'Lockdowns Work': Israel Taps Ex-chief Military Doctor as New Coronavirus Czar

Nachman Ash, who described right to protest as a 'basic civil liberty in any democracy,' is expected to be less pugnacious with senior political figures

Ronny Linder
Ronny Linder
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Nachman Ash.
Nachman Ash.Credit: Tomer Appelbaum
Ronny Linder
Ronny Linder

Professor Nachman Ash, the former chief IDF medical officer, will replace Ronni Gamzu as Israel’s coronavirus czar after his appointment by Prime Minister Benjamin Netanyahu and Health Minister Yuli Edelstein, a joint statement from their respective offices said Tuesday. 

Ash, formerly head of the Maccabi HMO and chief medical officer from 2007 through 2011, which included the period of the three-week Gaza offensive Operation Cast Lead, is set to begin his role on November 15.

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Gamzu, the director-general of Tel Aviv’s Ichilov Hospital, was due to step down on November 1, but has agreed with Edelstein to serve through November 13 to ensure an orderly handover, when he is due to complete his appointed term in office.

“This is a particularly challenging period in light of the need to return gradually and safely to routine," Gamzu said following the announcement, "while continuing to curb the spread of infection, focusing on dozens of complicated processes in the hundreds of communities across Israel."

He also said he was "happy" with Ash's appointment, and pledged to continue to help him after a formal training period.

Ash, 59, was selected in recent weeks, but has not been a high-profile public figure despite his prominence and respect in the healthcare establishment and his military history. His military past may help in the efforts to get the IDF  in the war on COVID-19.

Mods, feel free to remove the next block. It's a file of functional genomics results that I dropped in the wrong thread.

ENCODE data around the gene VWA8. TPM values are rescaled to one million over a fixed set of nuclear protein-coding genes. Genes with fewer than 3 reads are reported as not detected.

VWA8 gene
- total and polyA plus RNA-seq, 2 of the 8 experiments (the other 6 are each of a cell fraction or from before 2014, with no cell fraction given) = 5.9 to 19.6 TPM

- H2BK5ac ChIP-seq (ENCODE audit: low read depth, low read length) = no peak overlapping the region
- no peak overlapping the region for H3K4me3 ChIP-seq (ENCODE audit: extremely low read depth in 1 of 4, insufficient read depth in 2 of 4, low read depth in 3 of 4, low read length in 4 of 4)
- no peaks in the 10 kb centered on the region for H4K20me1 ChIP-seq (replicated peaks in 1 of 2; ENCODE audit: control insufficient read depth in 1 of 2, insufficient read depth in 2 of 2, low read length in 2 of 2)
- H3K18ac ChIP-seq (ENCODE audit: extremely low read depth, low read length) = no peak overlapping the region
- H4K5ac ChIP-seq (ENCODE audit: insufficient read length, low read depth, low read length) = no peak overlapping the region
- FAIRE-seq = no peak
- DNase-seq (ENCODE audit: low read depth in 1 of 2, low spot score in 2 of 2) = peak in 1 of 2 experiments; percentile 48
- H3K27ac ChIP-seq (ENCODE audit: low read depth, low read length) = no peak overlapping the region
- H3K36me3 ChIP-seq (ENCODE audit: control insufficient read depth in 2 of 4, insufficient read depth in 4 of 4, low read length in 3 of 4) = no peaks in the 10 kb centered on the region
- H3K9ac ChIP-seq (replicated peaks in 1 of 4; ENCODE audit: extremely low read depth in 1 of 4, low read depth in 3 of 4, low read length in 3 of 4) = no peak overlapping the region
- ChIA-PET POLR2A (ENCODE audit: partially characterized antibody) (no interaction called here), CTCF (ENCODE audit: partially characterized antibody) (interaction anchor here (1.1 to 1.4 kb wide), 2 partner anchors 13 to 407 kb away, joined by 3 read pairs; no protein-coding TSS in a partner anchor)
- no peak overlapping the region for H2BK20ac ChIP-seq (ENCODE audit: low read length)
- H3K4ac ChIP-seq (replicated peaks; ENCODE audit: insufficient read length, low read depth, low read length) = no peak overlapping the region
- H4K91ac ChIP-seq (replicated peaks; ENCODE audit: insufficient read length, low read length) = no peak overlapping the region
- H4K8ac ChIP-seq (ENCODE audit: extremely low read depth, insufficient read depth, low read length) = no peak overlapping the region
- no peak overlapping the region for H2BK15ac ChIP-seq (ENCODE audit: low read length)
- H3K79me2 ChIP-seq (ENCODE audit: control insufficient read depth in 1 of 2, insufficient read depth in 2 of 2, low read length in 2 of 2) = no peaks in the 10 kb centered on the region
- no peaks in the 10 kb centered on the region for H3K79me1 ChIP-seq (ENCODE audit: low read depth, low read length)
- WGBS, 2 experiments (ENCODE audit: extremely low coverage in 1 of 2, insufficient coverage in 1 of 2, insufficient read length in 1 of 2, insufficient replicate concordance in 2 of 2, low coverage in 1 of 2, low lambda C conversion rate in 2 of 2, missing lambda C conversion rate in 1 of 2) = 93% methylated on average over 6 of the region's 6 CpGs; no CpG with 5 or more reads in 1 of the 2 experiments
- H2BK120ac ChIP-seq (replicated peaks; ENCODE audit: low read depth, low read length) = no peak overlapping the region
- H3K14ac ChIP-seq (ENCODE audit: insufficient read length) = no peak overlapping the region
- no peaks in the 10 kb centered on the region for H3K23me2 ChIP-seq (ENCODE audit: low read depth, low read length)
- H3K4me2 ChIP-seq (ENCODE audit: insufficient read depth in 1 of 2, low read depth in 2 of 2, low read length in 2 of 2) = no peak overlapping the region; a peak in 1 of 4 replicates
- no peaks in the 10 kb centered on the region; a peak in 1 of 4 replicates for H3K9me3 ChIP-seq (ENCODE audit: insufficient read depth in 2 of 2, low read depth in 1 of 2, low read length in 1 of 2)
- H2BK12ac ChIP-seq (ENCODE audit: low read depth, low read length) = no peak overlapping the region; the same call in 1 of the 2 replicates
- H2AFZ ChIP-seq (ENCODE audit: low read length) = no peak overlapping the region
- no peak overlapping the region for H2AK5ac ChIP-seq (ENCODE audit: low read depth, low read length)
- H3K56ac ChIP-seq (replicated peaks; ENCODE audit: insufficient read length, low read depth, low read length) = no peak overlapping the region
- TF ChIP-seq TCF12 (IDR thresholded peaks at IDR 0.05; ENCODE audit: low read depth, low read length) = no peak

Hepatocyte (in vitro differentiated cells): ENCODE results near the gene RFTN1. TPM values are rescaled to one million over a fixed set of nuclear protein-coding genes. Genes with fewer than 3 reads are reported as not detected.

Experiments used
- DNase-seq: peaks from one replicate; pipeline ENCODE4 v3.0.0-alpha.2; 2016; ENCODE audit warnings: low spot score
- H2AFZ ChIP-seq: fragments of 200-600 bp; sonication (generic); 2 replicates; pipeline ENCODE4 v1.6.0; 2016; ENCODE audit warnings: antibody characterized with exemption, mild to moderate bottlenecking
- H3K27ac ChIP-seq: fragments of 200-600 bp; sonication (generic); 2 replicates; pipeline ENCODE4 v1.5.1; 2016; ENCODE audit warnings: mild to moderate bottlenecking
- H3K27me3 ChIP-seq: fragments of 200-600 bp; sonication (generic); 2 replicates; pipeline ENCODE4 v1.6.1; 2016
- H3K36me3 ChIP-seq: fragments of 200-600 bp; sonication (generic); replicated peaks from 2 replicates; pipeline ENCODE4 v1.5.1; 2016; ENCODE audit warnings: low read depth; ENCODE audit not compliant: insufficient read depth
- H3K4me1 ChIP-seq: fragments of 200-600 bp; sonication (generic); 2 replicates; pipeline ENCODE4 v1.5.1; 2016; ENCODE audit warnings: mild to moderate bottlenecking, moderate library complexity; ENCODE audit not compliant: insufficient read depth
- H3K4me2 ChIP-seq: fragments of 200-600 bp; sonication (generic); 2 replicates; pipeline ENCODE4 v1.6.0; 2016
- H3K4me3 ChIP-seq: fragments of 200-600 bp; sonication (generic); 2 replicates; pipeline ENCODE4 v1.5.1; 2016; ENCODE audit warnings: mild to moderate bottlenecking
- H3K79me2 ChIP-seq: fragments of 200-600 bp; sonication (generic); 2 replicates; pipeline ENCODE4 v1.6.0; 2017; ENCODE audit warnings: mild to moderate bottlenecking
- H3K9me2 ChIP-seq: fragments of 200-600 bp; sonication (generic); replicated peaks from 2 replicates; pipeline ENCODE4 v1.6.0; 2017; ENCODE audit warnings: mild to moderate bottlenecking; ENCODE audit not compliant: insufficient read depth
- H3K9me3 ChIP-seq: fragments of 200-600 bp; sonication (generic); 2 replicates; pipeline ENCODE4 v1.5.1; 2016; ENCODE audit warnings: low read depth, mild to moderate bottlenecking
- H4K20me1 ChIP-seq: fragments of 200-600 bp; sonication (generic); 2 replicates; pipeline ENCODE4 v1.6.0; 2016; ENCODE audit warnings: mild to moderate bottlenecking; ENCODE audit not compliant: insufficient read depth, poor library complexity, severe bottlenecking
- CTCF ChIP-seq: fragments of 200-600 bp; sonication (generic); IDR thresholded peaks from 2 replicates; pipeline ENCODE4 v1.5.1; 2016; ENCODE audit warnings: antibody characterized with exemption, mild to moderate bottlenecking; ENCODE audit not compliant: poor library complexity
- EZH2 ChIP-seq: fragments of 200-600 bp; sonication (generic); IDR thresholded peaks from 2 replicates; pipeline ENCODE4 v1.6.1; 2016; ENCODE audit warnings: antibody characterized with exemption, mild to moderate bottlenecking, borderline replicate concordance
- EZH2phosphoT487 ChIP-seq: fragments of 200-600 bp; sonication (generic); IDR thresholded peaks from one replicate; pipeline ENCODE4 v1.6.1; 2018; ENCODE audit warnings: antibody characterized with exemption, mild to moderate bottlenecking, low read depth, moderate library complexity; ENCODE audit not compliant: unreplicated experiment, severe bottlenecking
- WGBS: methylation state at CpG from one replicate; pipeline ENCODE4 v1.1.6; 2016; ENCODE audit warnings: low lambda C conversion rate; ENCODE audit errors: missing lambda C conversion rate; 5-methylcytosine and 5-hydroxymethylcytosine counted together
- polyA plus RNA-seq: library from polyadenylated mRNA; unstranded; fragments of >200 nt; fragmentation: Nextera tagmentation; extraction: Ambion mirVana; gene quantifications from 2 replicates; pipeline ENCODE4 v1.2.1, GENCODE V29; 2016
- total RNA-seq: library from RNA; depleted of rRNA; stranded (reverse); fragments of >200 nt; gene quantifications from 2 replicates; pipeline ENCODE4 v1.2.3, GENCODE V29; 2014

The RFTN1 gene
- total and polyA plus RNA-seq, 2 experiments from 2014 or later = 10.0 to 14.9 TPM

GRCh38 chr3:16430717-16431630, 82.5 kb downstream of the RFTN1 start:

He will be forced to navigate the political minefields that Gamzu faced in attempting to forge a connection between the government and the wider public as part of the effort to curb the spread of coronavirus infection.

Ash's recent public activity suggests that he supported the to curb the virus, such as on September 20 when he tweeted that “lockdowns work,” accompanied by a list of studies backing up the assertion, and challenged those who thought lockdowns were deadly for the economy in another tweet.

However, Ash has expressed opposition to some of the government's policies. In one radio interview, he defended the right to protest, describing it as a "basic civil liberty in any democracy." He continued, "Pushing off the [Hasidic pilgrimage to Uman] is a possibility, and its cost isn't so high," supporting a position in the ultra-Orthodox community.

In another tweet on countries that have handled the pandemic poorly, he pointed to the "sin of arrogance," before asking: "Is that true of us as well?" 

One of the key, unanswered questions surrounding his appointment is the fate of Professor Gamzu's traffic light system for combatting local spikes in infection. It is also unclear what will happen to Gamzu's working groups, among them Gamzu's cabinets of experts and citizens on coronavirus.

The Israeli Association of Public Health Physicians "warmly welcomed" the appointment, and highlighted Ash's "extensive experience in dealing with emergencies." They also thanked Gamzu for his "dedicated service to the people of Israel."

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